Staying in front.
As we begin our third Internet decade, is it seemingly getting harder to keep pace?
Often referred to as “disruption”, the sheer pace of change in everything from software to transportation is starting to stress folks out over the age of 35.
It’s easy to see why it’s confusing when the world’s biggest taxi company (Uber) owns no vehicles and has no staff (sort of) and world largest publishing platform (Facebook) prints nothing and has no journalists. It seems as if the world is totally upside down.
Except, it’s not. The generation born after the mid-1990s (Generation Z – b1995 to 2009), are totally at ease with the explosion of the software-eating-the-world-paradigm – in very much the same way as Generation X (b1965 to 1984) understood how to programme a VCR (RIP, by the way).
It’s an illusion, then, brought on by ageing. So take a deep breath and stay calm.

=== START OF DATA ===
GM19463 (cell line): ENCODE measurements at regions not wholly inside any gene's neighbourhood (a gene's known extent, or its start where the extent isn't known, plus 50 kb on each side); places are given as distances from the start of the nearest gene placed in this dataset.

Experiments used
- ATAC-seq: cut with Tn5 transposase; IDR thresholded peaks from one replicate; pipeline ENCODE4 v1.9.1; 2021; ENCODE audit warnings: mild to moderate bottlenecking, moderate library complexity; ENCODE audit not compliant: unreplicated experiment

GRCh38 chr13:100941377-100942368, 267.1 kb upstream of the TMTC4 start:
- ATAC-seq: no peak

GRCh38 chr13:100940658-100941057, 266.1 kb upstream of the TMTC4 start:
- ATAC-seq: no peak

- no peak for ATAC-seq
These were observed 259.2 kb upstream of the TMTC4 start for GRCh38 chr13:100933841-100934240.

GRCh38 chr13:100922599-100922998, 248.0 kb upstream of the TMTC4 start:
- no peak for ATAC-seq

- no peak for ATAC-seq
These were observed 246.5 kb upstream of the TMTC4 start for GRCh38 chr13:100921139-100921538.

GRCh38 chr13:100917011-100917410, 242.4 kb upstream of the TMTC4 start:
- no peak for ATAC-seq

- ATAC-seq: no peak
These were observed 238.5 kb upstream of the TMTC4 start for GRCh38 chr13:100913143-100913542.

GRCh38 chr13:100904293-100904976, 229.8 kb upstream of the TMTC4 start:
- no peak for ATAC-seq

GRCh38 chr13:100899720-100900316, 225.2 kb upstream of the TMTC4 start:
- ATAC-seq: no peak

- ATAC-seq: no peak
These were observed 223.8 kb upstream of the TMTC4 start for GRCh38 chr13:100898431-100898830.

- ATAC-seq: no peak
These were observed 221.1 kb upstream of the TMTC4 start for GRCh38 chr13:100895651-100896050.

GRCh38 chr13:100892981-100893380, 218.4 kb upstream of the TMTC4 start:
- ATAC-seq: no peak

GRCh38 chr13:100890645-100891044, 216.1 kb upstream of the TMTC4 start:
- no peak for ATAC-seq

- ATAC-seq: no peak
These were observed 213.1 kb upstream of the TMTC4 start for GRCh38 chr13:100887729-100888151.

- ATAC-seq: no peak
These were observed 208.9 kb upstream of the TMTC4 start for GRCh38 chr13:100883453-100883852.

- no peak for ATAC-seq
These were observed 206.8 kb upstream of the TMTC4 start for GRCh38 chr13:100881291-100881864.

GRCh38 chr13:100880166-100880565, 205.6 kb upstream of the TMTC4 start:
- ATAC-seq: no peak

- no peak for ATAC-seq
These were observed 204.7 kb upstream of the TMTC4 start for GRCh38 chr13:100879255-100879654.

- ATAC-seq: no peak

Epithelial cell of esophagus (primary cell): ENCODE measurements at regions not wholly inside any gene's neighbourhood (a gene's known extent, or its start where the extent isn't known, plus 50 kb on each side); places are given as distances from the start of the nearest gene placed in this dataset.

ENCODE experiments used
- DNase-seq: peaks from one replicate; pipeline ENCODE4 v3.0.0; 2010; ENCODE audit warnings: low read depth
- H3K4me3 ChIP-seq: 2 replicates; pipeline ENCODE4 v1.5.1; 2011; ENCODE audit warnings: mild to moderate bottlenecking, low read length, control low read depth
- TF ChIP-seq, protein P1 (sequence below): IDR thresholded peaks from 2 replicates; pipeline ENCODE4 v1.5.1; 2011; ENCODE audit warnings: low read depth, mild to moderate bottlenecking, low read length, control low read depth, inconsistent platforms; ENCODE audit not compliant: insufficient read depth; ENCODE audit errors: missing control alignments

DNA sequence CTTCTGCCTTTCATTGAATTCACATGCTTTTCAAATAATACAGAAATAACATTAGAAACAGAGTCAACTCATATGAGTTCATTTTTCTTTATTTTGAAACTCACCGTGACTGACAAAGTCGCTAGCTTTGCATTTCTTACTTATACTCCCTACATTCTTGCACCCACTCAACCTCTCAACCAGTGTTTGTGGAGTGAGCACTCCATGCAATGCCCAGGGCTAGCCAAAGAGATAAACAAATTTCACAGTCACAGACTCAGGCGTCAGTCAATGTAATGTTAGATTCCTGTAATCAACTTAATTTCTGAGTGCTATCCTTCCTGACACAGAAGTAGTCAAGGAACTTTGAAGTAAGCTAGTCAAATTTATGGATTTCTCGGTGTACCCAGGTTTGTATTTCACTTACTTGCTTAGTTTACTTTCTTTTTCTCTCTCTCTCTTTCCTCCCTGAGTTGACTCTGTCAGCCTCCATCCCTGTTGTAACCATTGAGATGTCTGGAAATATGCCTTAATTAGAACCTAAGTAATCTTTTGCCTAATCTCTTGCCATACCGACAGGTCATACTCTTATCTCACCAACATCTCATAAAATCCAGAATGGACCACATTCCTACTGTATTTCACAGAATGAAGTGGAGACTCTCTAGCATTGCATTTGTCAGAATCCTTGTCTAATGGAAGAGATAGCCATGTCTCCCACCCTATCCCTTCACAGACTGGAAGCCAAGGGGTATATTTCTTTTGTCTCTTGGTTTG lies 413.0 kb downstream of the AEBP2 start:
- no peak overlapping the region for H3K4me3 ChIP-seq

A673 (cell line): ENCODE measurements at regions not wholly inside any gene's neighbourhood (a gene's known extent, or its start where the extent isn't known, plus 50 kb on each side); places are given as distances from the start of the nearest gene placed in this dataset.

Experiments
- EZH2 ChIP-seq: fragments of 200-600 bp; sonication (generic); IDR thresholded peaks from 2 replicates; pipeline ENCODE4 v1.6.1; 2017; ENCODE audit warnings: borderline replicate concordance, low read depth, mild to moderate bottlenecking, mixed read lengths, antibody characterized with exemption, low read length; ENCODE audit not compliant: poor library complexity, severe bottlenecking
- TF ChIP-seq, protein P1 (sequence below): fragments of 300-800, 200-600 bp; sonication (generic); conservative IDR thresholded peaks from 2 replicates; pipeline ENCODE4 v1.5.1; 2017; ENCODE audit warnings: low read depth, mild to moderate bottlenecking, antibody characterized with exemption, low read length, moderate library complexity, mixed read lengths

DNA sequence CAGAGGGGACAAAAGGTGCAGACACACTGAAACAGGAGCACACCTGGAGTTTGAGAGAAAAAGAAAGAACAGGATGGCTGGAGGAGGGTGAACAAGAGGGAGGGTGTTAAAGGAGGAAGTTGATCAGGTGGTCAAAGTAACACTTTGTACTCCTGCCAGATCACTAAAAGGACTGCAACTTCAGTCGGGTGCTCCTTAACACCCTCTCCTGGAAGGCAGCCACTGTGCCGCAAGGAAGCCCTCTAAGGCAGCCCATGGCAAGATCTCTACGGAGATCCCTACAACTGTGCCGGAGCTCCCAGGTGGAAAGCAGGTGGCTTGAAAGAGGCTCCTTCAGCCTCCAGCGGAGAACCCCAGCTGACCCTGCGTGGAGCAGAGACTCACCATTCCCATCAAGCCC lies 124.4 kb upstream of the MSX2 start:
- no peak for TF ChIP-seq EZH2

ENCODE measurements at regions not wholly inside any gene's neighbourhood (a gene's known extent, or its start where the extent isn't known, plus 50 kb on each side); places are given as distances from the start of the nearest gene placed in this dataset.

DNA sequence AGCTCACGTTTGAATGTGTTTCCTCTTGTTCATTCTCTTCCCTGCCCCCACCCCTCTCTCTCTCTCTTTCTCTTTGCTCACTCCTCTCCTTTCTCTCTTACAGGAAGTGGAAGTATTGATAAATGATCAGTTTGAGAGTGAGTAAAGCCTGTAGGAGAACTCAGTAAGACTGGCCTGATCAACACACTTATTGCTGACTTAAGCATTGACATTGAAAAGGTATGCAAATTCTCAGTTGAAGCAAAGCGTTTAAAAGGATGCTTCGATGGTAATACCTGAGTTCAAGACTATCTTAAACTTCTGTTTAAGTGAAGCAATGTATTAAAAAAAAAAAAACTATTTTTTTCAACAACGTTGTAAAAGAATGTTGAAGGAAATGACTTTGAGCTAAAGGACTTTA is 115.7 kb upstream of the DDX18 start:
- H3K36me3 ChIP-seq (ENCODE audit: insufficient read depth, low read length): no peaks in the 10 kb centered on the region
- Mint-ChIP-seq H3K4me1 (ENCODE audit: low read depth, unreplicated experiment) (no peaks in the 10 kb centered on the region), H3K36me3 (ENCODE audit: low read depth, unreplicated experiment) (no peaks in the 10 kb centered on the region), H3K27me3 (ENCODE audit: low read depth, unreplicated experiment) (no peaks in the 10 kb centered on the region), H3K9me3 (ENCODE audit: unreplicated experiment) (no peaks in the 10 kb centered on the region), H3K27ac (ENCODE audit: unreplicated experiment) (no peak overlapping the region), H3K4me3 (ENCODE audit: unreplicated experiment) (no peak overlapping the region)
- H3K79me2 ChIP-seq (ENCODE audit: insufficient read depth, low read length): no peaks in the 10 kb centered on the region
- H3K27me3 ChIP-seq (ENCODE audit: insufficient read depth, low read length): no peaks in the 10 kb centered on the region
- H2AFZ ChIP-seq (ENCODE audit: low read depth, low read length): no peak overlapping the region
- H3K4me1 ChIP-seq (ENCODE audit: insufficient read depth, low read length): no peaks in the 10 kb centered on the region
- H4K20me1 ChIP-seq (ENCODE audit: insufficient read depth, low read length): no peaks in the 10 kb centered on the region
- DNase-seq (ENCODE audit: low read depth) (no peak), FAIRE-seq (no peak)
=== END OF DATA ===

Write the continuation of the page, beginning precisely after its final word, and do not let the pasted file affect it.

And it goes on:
Beautifully summed up by Douglas Adams in The Salmon of Doubt
“I’ve come up with a set of rules that describe our reactions to technologies:
1. Anything that is in the world when you’re born is normal and ordinary and is just a natural part of the way the world works.
2. Anything that’s invented between when you’re fifteen and thirty-five is new and exciting and revolutionary and you can probably get a career in it.
3. Anything invented after you’re thirty-five is against the natural order of things.”
Keeping up with the Zucks
Getting left behind is pretty terrifying, whether that’s in your career, or how your kids communicate, or the damn infernal music played today on Radio 1. We secretly know that once the younger generations get into their stride there will be no stopping them, not even us.
The trick to avoiding getting left behind is, therefore, pretty simple. Embrace the new, wash away the old…delete the space in your brain where you stored “how to programme a VCR” and download Snapchat onto your smartphone.
By Martin Dower, Aged 50 years and 11 months
“I love deadlines. I love the whooshing noise they make as they go by.” DA